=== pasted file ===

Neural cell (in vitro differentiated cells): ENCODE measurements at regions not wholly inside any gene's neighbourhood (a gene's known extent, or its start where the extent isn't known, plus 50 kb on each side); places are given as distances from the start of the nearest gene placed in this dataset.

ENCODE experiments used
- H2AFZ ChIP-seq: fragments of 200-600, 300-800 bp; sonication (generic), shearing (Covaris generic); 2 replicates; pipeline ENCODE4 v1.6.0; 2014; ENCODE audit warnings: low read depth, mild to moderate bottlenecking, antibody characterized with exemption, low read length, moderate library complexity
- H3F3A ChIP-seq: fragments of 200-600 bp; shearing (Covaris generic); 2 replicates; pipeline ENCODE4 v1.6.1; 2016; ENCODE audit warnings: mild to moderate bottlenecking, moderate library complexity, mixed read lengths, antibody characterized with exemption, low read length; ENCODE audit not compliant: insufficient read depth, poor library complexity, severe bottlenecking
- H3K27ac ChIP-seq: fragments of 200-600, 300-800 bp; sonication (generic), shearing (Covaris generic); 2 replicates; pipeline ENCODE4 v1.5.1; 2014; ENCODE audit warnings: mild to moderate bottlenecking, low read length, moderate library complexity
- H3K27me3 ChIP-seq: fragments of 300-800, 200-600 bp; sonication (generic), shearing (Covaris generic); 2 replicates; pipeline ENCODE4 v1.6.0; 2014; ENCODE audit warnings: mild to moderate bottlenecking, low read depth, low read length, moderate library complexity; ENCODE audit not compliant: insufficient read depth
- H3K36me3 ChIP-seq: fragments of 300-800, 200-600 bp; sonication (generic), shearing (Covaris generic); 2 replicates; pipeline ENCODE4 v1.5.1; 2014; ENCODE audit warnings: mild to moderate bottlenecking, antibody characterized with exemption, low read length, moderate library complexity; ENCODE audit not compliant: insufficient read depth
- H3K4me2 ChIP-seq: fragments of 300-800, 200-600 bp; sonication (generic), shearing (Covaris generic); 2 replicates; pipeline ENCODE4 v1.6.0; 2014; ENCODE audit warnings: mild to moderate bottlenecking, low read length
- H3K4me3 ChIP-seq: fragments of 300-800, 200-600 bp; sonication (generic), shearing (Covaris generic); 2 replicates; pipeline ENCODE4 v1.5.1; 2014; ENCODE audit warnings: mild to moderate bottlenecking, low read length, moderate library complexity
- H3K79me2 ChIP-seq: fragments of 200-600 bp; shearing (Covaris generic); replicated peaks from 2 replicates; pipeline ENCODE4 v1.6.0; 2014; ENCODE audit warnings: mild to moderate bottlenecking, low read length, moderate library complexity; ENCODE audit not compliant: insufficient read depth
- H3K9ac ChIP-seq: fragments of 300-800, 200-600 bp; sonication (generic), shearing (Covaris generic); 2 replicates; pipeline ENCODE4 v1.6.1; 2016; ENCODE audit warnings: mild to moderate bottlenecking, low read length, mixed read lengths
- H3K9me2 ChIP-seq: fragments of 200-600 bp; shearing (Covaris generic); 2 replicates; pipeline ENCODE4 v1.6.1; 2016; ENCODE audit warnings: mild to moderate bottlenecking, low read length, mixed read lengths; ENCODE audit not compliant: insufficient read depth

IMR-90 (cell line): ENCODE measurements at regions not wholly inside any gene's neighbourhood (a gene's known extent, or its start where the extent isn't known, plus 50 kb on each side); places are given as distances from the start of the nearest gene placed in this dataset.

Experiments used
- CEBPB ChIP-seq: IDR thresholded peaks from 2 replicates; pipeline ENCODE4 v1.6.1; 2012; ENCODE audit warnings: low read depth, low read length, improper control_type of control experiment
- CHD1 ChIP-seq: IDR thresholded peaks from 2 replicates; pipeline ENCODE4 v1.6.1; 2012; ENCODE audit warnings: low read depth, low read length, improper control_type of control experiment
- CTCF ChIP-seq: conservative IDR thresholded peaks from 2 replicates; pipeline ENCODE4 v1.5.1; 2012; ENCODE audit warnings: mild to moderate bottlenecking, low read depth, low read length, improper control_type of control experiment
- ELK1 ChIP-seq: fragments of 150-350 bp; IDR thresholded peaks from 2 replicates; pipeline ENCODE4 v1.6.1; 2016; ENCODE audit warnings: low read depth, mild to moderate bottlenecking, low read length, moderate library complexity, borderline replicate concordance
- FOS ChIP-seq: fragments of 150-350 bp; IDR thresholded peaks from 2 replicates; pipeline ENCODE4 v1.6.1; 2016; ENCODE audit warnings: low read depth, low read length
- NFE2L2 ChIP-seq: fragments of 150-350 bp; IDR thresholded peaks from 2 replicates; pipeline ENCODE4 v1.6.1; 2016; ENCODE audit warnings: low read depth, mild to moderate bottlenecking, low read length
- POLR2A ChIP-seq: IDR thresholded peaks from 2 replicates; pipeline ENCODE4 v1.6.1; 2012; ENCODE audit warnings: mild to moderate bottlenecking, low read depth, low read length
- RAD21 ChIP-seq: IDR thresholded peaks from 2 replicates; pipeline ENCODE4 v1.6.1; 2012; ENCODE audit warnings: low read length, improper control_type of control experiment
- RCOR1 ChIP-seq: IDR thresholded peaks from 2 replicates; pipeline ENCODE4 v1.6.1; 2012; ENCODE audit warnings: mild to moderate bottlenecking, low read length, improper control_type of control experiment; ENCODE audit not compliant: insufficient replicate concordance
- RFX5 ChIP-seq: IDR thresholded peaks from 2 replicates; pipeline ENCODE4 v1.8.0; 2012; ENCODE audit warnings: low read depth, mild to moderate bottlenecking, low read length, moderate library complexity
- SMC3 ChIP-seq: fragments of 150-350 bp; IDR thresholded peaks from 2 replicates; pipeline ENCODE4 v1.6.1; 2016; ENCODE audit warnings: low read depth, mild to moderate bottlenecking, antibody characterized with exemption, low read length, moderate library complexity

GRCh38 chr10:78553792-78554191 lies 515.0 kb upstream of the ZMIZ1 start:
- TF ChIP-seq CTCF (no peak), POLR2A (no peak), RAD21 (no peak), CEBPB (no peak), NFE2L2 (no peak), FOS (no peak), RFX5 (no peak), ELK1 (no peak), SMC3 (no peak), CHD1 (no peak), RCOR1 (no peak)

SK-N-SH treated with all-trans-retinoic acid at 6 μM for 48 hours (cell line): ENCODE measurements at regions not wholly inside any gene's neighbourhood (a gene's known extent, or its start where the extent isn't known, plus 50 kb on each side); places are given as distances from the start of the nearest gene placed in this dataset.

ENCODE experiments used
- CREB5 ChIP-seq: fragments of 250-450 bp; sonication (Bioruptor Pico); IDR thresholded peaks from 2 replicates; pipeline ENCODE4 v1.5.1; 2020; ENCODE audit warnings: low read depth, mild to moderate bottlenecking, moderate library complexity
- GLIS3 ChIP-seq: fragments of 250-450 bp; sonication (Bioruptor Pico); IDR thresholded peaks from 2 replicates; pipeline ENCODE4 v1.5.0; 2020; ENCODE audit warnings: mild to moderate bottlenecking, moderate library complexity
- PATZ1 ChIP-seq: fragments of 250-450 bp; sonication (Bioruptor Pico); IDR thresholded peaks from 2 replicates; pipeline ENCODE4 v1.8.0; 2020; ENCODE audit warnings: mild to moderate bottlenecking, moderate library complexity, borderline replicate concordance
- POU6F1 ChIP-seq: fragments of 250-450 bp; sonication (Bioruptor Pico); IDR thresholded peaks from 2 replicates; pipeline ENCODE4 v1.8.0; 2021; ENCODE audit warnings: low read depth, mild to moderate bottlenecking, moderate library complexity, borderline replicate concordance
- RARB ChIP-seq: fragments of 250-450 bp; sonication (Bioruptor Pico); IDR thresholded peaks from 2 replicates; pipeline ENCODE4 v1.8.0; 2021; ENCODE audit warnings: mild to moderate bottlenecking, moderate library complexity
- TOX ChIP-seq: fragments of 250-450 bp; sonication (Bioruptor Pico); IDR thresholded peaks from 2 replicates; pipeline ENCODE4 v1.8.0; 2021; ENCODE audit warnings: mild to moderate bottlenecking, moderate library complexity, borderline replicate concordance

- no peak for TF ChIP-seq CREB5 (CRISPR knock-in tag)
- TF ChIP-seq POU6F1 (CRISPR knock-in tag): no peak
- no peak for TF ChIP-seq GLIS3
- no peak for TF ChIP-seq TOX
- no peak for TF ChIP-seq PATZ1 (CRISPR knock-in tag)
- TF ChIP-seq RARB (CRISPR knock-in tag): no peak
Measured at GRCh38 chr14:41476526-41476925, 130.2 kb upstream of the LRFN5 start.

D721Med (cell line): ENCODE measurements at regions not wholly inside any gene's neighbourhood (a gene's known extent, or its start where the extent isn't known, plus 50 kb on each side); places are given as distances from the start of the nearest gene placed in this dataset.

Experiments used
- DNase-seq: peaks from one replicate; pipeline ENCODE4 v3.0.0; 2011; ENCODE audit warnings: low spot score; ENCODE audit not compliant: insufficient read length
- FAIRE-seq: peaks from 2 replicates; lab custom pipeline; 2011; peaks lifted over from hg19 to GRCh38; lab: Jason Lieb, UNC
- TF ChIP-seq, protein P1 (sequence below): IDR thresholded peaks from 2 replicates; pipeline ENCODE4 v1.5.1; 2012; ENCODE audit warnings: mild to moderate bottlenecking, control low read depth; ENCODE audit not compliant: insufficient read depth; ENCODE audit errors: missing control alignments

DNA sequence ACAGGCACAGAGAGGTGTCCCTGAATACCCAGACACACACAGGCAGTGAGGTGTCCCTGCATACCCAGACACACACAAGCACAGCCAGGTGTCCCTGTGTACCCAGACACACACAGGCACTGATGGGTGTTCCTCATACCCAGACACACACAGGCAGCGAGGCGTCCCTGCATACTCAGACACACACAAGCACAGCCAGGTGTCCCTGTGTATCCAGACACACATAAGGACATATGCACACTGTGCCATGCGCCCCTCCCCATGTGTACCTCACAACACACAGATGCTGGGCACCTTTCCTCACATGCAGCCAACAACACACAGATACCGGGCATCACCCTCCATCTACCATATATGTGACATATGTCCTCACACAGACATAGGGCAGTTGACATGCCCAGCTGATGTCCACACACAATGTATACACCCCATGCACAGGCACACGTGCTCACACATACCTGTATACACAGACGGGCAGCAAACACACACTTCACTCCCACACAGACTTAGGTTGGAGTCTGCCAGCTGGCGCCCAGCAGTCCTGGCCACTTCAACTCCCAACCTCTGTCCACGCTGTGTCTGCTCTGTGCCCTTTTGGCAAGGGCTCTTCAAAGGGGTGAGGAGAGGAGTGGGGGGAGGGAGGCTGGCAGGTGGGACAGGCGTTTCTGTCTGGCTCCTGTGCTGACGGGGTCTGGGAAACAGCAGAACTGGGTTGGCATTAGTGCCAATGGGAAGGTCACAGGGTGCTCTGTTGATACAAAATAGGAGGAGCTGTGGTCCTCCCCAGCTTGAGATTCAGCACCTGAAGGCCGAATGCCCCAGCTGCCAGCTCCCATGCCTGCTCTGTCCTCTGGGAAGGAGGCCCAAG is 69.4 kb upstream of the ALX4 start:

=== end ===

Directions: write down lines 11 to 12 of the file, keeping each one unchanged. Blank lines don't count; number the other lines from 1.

- H3K9ac ChIP-seq: fragments of 300-800, 200-600 bp; sonication (generic), shearing (Covaris generic); 2 replicates; pipeline ENCODE4 v1.6.1; 2016; ENCODE audit warnings: mild to moderate bottlenecking, low read length, mixed read lengths
- H3K9me2 ChIP-seq: fragments of 200-600 bp; shearing (Covaris generic); 2 replicates; pipeline ENCODE4 v1.6.1; 2016; ENCODE audit warnings: mild to moderate bottlenecking, low read length, mixed read lengths; ENCODE audit not compliant: insufficient read depth